Whether you’re a freelancer or business owner, you may or may not have heard the term IR35, and if you have, you may not know exactly what it is however it’s important that you know exactly what it is and the effect it could have on you and your business. Today we’re going to run through exactly what IR35 is and what changes it is bringing along with it.
IR35 itself comprises two different sets of legislation that concern tax that is being brought into effect in 2020. These two legislations have been introduced to stop tax avoidance by both workers and the companies hiring them. Meaning that they are going to be concerning both freelancers and limited companies.
IR35 itself has been around since 2005 but has only applied specifically to the public sector. It is only this year that it is being introduced into the private sector which means it’s going to affect a lot more businesses than it did before. However, it’s important to note, if you’re a genuine limited company or freelancer, there is no need to worry about the introduction of IR35 into your sector. You do however need to take time to understand exactly what the legislation means so that you know that you’re adhering to it all and not accidentally breaching one of its rules.
When IR35 is introduced into the private sector, case managers from HMRC will perform due diligence and investigations into companies or businesses they suspect of breaching the rules. They will look into the exact nature of the working relationship between both the business and the worker to create what is called a ‘notional contract’. This contract is then put under scrutiny by an inspector who will assess whether IR35 applies to them or whether it doesn’t.
To undertake this assessment, they look at the three main ‘tests of employment’ that are:-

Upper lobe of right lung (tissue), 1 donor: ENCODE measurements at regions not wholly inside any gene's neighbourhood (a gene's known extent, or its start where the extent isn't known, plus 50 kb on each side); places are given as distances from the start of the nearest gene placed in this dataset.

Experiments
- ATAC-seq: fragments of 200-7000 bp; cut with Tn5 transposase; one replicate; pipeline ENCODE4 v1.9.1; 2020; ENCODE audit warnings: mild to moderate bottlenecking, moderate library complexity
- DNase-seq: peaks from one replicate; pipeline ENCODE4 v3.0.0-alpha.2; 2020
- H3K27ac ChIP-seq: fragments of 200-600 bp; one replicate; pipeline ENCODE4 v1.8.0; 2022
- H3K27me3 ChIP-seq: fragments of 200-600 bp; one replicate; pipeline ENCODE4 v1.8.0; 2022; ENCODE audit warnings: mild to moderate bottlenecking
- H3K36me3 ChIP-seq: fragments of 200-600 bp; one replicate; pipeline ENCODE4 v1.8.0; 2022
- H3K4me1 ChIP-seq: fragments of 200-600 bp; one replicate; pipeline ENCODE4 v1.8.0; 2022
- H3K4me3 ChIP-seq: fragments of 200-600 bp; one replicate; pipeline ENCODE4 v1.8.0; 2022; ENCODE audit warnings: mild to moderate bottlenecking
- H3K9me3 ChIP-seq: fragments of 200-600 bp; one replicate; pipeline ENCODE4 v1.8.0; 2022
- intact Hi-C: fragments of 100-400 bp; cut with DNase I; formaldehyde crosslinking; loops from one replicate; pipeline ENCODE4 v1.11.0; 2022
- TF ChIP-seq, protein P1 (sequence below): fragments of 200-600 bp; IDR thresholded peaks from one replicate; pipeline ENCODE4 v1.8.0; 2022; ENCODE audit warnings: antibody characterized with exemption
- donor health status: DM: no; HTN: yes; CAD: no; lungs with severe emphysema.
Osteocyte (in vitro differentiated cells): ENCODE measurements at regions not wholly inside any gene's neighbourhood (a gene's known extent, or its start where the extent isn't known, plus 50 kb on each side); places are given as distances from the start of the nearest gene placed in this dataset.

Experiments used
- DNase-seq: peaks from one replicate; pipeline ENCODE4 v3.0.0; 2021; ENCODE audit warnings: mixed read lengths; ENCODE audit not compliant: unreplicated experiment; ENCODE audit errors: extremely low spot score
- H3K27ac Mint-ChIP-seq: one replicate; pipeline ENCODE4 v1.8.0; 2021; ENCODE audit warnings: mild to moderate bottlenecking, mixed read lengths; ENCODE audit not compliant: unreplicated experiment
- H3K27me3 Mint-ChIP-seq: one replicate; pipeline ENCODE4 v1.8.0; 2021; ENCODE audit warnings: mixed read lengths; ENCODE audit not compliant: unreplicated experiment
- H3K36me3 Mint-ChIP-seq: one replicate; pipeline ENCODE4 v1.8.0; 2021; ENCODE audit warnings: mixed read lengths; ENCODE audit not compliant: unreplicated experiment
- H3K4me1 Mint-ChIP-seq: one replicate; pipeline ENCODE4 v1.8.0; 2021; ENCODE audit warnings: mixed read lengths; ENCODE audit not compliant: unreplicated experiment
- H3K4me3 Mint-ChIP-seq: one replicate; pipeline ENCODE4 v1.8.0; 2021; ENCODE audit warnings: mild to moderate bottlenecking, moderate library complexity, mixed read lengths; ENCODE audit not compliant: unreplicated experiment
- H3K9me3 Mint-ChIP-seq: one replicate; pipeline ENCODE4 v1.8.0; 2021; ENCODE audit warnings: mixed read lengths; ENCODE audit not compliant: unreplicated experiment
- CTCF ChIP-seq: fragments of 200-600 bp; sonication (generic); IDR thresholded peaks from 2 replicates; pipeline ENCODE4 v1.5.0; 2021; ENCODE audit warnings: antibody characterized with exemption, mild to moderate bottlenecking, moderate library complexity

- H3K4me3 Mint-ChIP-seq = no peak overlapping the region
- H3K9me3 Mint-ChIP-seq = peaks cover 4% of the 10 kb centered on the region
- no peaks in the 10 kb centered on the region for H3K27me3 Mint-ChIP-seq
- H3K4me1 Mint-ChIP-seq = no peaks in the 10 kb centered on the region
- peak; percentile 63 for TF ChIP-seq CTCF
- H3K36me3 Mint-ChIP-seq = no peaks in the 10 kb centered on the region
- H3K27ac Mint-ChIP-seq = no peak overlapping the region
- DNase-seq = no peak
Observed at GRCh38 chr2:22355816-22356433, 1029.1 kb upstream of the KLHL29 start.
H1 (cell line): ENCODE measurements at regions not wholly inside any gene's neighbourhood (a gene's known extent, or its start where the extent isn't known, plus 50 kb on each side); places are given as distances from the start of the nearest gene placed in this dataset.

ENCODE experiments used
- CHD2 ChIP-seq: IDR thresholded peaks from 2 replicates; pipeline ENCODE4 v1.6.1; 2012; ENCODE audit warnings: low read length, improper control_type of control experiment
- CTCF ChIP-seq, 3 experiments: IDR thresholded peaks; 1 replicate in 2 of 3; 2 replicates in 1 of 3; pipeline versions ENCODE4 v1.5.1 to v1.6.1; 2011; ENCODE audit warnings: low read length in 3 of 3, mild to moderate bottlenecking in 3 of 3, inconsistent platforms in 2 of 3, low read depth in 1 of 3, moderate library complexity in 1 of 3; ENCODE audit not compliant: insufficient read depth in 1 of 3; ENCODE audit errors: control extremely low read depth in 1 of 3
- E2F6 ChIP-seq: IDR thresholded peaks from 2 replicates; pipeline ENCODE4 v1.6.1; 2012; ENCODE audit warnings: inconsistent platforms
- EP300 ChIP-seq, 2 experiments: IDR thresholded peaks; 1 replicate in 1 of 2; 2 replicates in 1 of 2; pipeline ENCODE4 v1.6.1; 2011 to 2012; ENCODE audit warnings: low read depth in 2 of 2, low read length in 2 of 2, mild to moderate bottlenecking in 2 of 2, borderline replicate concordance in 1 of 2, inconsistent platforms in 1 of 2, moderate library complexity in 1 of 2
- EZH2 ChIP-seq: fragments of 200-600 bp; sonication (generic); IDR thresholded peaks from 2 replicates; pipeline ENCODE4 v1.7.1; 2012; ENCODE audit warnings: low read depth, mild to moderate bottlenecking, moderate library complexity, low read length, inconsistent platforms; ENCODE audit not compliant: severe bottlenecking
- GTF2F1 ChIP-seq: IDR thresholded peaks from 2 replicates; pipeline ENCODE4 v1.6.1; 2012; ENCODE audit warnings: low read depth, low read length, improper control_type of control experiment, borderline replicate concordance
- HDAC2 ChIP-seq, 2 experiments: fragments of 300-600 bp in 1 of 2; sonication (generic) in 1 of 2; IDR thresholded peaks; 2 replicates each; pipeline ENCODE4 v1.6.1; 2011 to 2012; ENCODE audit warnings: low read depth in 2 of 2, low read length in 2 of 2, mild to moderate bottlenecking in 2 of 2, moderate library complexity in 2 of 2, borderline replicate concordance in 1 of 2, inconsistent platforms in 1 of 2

- What degree of control does the business have over the worker concerning when and where that worker works?
- If the worker isn’t available for work, is the work put on hold or is a replacement worker sent in their place?
- If the company is obliged to offer work to the worker, are they obliged to accept it?
That’s why if you’re a freelancer and one or more of your clients are limited companies, you’re going to want to consult with them regarding these upcoming changes to ensure that they’re going to be compliant with the changes on their side so that your working relationship can continue uninterrupted.
The case could arise whereby the HMRC might actually deem you to be an employee even if you’re a freelancer. However, don’t worry. You do have the right to an appeal against this decision. This appeal will be handled by an independent tribunal rather than HMRC themselves. The review panel will take in a range of factors to determine whether the correct decision was in fact made by HMRC initially.
If you want to know more about the IR35 legislation, whether it affects you and how you and your business can prepare for its upcoming introduction, feel free to speak to a member of the team here at DK Accounting. We’ll be happy to have a chat with you to better establish where your business lies and whether it will be affected by IR35.